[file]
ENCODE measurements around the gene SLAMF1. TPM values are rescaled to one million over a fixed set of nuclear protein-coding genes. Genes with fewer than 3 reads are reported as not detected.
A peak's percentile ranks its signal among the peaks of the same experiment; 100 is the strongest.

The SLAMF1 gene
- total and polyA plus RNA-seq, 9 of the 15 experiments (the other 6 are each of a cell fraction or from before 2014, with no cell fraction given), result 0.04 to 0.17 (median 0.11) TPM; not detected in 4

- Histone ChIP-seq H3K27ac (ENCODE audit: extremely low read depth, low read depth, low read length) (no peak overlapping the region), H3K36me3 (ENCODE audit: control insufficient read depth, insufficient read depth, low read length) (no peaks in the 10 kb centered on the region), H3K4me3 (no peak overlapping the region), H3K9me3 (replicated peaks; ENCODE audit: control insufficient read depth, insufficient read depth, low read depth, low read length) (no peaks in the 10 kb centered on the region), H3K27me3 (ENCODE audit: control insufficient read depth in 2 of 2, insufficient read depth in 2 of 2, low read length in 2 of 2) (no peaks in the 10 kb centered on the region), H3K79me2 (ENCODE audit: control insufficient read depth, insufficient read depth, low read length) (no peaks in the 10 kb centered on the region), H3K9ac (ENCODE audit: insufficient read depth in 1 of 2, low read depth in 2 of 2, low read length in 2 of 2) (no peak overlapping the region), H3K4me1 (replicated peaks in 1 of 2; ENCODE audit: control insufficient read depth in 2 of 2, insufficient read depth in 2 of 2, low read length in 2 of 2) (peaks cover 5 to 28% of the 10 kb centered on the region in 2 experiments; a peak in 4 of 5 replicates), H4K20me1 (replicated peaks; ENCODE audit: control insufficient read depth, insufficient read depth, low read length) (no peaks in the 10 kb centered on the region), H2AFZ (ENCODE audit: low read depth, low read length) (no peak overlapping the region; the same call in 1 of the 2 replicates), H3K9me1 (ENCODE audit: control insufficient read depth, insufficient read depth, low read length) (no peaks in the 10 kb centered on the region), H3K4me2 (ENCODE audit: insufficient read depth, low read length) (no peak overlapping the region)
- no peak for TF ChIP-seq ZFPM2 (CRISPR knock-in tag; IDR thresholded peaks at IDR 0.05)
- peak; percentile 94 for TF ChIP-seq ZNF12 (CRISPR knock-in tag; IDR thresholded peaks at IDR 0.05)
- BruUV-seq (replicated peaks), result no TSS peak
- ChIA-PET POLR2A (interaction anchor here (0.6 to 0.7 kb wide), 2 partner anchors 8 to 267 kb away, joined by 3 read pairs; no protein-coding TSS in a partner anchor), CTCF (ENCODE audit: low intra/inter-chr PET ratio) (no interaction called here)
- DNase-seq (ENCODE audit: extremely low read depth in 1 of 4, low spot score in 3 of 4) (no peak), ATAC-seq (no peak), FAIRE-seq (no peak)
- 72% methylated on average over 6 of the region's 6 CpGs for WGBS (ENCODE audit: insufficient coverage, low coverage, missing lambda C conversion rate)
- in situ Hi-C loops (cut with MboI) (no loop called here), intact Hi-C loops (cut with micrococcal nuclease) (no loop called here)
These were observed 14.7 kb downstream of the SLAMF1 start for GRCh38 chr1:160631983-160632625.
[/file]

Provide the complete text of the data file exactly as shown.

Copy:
ENCODE measurements around the gene SLAMF1. TPM values are rescaled to one million over a fixed set of nuclear protein-coding genes. Genes with fewer than 3 reads are reported as not detected.
A peak's percentile ranks its signal among the peaks of the same experiment; 100 is the strongest.

The SLAMF1 gene
- total and polyA plus RNA-seq, 9 of the 15 experiments (the other 6 are each of a cell fraction or from before 2014, with no cell fraction given), result 0.04 to 0.17 (median 0.11) TPM; not detected in 4

- Histone ChIP-seq H3K27ac (ENCODE audit: extremely low read depth, low read depth, low read length) (no peak overlapping the region), H3K36me3 (ENCODE audit: control insufficient read depth, insufficient read depth, low read length) (no peaks in the 10 kb centered on the region), H3K4me3 (no peak overlapping the region), H3K9me3 (replicated peaks; ENCODE audit: control insufficient read depth, insufficient read depth, low read depth, low read length) (no peaks in the 10 kb centered on the region), H3K27me3 (ENCODE audit: control insufficient read depth in 2 of 2, insufficient read depth in 2 of 2, low read length in 2 of 2) (no peaks in the 10 kb centered on the region), H3K79me2 (ENCODE audit: control insufficient read depth, insufficient read depth, low read length) (no peaks in the 10 kb centered on the region), H3K9ac (ENCODE audit: insufficient read depth in 1 of 2, low read depth in 2 of 2, low read length in 2 of 2) (no peak overlapping the region), H3K4me1 (replicated peaks in 1 of 2; ENCODE audit: control insufficient read depth in 2 of 2, insufficient read depth in 2 of 2, low read length in 2 of 2) (peaks cover 5 to 28% of the 10 kb centered on the region in 2 experiments; a peak in 4 of 5 replicates), H4K20me1 (replicated peaks; ENCODE audit: control insufficient read depth, insufficient read depth, low read length) (no peaks in the 10 kb centered on the region), H2AFZ (ENCODE audit: low read depth, low read length) (no peak overlapping the region; the same call in 1 of the 2 replicates), H3K9me1 (ENCODE audit: control insufficient read depth, insufficient read depth, low read length) (no peaks in the 10 kb centered on the region), H3K4me2 (ENCODE audit: insufficient read depth, low read length) (no peak overlapping the region)
- no peak for TF ChIP-seq ZFPM2 (CRISPR knock-in tag; IDR thresholded peaks at IDR 0.05)
- peak; percentile 94 for TF ChIP-seq ZNF12 (CRISPR knock-in tag; IDR thresholded peaks at IDR 0.05)
- BruUV-seq (replicated peaks), result no TSS peak
- ChIA-PET POLR2A (interaction anchor here (0.6 to 0.7 kb wide), 2 partner anchors 8 to 267 kb away, joined by 3 read pairs; no protein-coding TSS in a partner anchor), CTCF (ENCODE audit: low intra/inter-chr PET ratio) (no interaction called here)
- DNase-seq (ENCODE audit: extremely low read depth in 1 of 4, low spot score in 3 of 4) (no peak), ATAC-seq (no peak), FAIRE-seq (no peak)
- 72% methylated on average over 6 of the region's 6 CpGs for WGBS (ENCODE audit: insufficient coverage, low coverage, missing lambda C conversion rate)
- in situ Hi-C loops (cut with MboI) (no loop called here), intact Hi-C loops (cut with micrococcal nuclease) (no loop called here)
These were observed 14.7 kb downstream of the SLAMF1 start for GRCh38 chr1:160631983-160632625.